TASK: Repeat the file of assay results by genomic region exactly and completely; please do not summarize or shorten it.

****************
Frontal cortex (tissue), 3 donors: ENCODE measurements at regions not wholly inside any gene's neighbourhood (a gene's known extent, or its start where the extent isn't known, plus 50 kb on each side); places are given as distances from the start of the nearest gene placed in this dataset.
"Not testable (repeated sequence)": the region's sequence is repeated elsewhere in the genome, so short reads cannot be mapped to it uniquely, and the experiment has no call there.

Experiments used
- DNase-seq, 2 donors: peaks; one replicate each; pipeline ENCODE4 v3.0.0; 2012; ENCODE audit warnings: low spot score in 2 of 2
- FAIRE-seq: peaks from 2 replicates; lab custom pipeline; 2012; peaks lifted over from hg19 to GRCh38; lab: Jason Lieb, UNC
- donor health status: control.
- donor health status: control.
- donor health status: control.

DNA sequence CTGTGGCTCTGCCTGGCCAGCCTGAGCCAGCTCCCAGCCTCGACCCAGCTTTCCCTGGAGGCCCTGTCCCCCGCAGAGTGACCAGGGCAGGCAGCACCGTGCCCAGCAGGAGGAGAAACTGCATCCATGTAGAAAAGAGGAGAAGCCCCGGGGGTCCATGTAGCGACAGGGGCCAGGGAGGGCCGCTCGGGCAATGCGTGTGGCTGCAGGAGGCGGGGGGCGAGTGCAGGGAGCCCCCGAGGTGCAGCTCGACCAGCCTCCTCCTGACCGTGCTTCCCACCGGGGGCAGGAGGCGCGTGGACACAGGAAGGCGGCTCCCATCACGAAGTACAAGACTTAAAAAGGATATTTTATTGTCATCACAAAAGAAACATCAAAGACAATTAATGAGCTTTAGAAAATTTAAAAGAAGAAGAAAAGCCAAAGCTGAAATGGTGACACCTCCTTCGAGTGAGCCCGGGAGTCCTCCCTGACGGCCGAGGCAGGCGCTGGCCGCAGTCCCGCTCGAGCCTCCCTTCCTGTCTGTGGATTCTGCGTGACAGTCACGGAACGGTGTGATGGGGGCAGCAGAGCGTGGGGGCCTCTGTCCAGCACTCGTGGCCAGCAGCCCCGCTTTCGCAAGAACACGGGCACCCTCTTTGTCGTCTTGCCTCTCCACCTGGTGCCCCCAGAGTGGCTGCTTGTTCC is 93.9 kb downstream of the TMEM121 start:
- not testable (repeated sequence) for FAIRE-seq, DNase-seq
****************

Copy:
Frontal cortex (tissue), 3 donors: ENCODE measurements at regions not wholly inside any gene's neighbourhood (a gene's known extent, or its start where the extent isn't known, plus 50 kb on each side); places are given as distances from the start of the nearest gene placed in this dataset.
"Not testable (repeated sequence)": the region's sequence is repeated elsewhere in the genome, so short reads cannot be mapped to it uniquely, and the experiment has no call there.

Experiments used
- DNase-seq, 2 donors: peaks; one replicate each; pipeline ENCODE4 v3.0.0; 2012; ENCODE audit warnings: low spot score in 2 of 2
- FAIRE-seq: peaks from 2 replicates; lab custom pipeline; 2012; peaks lifted over from hg19 to GRCh38; lab: Jason Lieb, UNC
- donor health status: control.
- donor health status: control.
- donor health status: control.

DNA sequence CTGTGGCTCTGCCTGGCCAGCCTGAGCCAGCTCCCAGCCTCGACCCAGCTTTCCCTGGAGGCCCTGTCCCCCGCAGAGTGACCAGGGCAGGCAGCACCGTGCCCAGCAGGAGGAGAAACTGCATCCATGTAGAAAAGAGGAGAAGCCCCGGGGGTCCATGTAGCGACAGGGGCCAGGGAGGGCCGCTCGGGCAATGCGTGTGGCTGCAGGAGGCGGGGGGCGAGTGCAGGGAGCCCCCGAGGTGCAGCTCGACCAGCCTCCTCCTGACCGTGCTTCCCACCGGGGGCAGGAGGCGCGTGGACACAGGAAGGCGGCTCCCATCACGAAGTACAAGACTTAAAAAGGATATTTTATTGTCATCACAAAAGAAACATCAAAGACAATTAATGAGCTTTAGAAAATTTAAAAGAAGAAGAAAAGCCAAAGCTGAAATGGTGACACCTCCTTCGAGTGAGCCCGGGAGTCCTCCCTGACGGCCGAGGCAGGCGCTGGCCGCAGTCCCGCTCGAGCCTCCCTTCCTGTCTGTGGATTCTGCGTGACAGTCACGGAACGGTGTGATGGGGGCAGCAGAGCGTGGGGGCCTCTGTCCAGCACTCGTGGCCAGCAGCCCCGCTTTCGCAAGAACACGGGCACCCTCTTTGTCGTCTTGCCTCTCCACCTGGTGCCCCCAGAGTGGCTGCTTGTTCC is 93.9 kb downstream of the TMEM121 start:
- not testable (repeated sequence) for FAIRE-seq, DNase-seq